You have heard the low humming sound it makes when it turns on, but you have likely never peered in to see exactly what is going on inside your air conditioner. Understanding how your unit works can help you provide the proper air conditioning maintenance and perform adequate HVAC repair in Tampa. These factors will allow you to enjoy your air conditioner’s long and efficient working life. Keep reading if you are interested in learning a little bit about the science behind air conditioning.
What Happens Behind the Scenes
People know air conditioners as the boxes in their yards and windows that keep their homes comfortable throughout the summer. However, not many people recognize the processes of evaporation and condensation that go on inside these boxes, and thus are relatively clueless when it comes to air conditioner repair. Your air conditioner creates cool air using a substance called a refrigerant. This refrigerant evaporates at a low temperature inside metal coils; once the refrigerant evaporates, the coils cool. A fan blows air over these cool coils, and this newly cooled air circulates through your ductwork and into the various rooms of your home. Your unit’s compressor then causes the refrigerant to condensate and turn back into a liquid, which creates heat. Another fan expels this heat to the outside of the unit, and the refrigerant continues the cycle by evaporating again.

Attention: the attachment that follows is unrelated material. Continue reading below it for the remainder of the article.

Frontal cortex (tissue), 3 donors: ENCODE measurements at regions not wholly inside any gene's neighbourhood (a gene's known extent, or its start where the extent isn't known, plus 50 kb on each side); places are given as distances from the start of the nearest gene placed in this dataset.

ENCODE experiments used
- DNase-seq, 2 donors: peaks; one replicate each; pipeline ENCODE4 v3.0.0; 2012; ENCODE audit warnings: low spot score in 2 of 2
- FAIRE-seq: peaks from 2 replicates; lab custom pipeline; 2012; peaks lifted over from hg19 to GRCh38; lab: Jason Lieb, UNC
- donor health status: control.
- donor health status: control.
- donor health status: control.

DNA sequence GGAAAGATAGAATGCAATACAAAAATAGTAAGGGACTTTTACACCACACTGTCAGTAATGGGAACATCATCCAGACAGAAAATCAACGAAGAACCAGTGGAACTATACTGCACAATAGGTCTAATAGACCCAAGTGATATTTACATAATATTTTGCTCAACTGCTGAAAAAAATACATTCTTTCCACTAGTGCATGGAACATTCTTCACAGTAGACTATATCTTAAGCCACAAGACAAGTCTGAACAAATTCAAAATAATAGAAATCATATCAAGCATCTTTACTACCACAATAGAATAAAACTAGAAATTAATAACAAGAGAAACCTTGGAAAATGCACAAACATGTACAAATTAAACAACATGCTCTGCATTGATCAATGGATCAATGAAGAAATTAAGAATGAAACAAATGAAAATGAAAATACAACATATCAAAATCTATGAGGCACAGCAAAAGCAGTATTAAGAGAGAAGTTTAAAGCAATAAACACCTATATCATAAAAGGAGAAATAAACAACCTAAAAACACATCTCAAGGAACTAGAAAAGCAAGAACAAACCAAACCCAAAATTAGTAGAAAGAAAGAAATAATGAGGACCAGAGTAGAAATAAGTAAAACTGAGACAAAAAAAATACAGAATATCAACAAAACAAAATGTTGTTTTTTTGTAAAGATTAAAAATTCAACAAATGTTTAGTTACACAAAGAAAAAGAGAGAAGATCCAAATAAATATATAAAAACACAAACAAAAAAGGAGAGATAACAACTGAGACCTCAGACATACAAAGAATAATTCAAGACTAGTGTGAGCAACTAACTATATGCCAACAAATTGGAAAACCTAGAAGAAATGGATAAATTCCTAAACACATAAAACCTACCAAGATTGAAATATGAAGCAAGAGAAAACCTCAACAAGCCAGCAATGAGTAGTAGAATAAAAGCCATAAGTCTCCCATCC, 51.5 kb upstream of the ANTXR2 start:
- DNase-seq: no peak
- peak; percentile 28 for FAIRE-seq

Two important acronyms that describe different aspects of air conditioners are Btu and EER. Btu stands for British thermal units and tells you how much heat is required to heat one pound of water by one degree Fahrenheit. Btu is important when it comes to choosing the right size unit for your home. EER stands for Energy Efficiency Rating and compares a unit’s Btu with its wattage. Higher EER ratings mean more savings.
The Energy Efficiency Difference
An energy efficient air conditioner makes the most of the power that it is given. This means that you will save money on your energy bills and reduce your home’s carbon footprint at the same time. These units also tend to last longer.